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A television on the floor of the New York Stock Exvhange broadcasts Jerome Powell speaking last month. (Photo: Michael Nagle/Bloomberg via Getty Images)

Federal Reserve chairman Jerome Powell gave the strongest signal yet that some pandemic-era support that's bolstered the economy and stock market might go away this year. But he stopped short of a firm commitment and timeline.

Why it matters: In a closely-watched speech, Powell was upbeat on the recovery — though he warned about the Delta variant and "harmful effects" of winding down support too soon.

What they're saying: "If the economy evolved broadly as anticipated, it could be appropriate to start reducing the pace of asset purchases this year," Powell said, referring to the $120 billion worth of bonds it buys each month.

  • Yes, but: There's "much ground to cover" before the Fed eases lifts off of rock-bottom interest rates, Powell said — another way the Fed's goosed the economy.

Details: Powell spoke at the annual Economic Symposium in Jackson Hole, Wyoming — a conference that went virtual as the virus raged across the country.

Catch up quick: There's been a fierce debate among traders and economists about whether the economy has made "substantial further progress" toward the Fed's goals — what Powell has said could trigger it to pull back support.

  • Prices are rising at the fastest rate in decades, though Powell again said this would prove to be temporary once supply chains are untangled and other reopening quirks fade.
  • The labor market has recovered nearly three-quarters of jobs wiped out at the pandemic onset. But it's still short 6 million, with millions more out of the job market altogether.

The intrigue: A parade of Fed officials — including some voting members — had the same message in a series media interviews ahead of Powell's speech: it's time to start tapering bond purchases, though they differed on exactly when.

Go deeper

Changing the inflation conversation

Illustration: Annelise Capossela/Axios

Inflation looks like it’ll run hot for longer than plenty of smart people thought it would. The conversation over just how much more Americans will have to pay for their stuff has taken on a new intensity, as supply problems show few signs of fading.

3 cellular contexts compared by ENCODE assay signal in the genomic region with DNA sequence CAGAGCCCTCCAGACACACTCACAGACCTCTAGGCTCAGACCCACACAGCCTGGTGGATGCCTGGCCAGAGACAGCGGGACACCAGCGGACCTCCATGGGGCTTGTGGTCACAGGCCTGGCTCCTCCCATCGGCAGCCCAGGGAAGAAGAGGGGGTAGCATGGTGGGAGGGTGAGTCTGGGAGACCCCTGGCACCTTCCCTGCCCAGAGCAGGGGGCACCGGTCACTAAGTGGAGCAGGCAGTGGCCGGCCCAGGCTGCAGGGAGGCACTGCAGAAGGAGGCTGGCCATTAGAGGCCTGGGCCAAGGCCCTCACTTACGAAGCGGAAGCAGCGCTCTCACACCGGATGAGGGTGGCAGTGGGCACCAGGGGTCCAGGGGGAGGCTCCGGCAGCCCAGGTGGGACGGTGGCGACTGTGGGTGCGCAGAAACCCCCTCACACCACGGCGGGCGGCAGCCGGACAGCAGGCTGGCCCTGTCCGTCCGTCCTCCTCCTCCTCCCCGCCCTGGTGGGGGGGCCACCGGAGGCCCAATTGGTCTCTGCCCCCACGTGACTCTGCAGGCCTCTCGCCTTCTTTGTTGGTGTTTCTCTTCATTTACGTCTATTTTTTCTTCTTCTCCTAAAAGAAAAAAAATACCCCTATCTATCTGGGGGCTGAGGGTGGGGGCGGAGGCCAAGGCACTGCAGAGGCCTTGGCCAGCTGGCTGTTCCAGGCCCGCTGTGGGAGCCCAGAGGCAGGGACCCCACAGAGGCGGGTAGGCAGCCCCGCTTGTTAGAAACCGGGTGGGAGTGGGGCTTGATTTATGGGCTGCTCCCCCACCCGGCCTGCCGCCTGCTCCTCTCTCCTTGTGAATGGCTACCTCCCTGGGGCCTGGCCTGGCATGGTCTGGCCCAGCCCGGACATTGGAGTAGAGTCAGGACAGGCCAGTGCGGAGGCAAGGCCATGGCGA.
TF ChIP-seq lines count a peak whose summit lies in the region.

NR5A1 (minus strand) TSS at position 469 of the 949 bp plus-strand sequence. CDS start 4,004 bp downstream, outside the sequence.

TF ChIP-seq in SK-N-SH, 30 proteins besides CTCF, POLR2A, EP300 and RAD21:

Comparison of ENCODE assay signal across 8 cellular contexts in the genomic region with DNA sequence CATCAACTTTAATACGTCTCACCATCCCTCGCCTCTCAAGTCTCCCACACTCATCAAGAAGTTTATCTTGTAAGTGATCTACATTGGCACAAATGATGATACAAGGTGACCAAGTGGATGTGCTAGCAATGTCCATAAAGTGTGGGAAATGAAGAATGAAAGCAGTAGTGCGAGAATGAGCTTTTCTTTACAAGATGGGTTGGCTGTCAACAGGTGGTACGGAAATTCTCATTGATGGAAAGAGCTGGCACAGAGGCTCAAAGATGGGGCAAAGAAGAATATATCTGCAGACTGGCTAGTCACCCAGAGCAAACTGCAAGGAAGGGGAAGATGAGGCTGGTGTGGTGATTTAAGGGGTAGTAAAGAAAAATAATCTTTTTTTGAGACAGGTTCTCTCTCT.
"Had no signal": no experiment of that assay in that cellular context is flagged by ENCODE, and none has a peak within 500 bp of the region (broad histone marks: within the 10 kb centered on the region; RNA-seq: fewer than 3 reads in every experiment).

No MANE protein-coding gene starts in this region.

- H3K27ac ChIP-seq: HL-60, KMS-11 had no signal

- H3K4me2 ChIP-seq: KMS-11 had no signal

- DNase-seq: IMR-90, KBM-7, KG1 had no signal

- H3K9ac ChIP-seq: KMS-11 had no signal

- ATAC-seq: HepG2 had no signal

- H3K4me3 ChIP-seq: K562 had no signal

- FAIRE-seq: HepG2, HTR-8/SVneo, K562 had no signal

Why it matters: The rate of price growth has remained consistently strong in recent months — a time that some thought would bring cooling prices after an initial reopening spike. What goes on with prices will influence the decisions made by Congress, the Biden Administration, and the Federal Reserve.

Felix Salmon, author of Capital
2 hours ago - Technology

Facebook's scandals have been great for shareholders

Expand chart
Data: YCharts; Chart: Axios

Facebook has been embroiled in scandal for the past five years, and while the specific allegations change over time, a central theme is constant. Given the choice between commercial and moral imperatives, Facebook always seems to choose the option that is best for the share price.

Why it matters: Facebook's stock chart supports that narrative. Since the 2016 scandals alleging that the social network was infiltrated by foreign actors trying to influence the outcome of democratic elections, Facebook's revenues — and its stock — have been soaring.

Biden to tap telecom trio for NTIA, FCC posts

Jessica Rosenworcel. Photo: Bill Clark/CQ Roll Call

President Joe Biden on Tuesday is expected to name Alan Davidson as head of the telecom arm of the Commerce Department, Jessica Rosenworcel as chairwoman of the Federal Communications Commission and Gigi Sohn as a commissioner at the FCC, according to a person familiar with the process.

Why it matters: Internet availability and affordability has been a key policy priority for the White House, but the administration lagged in tapping people for the agency posts that oversee the issues.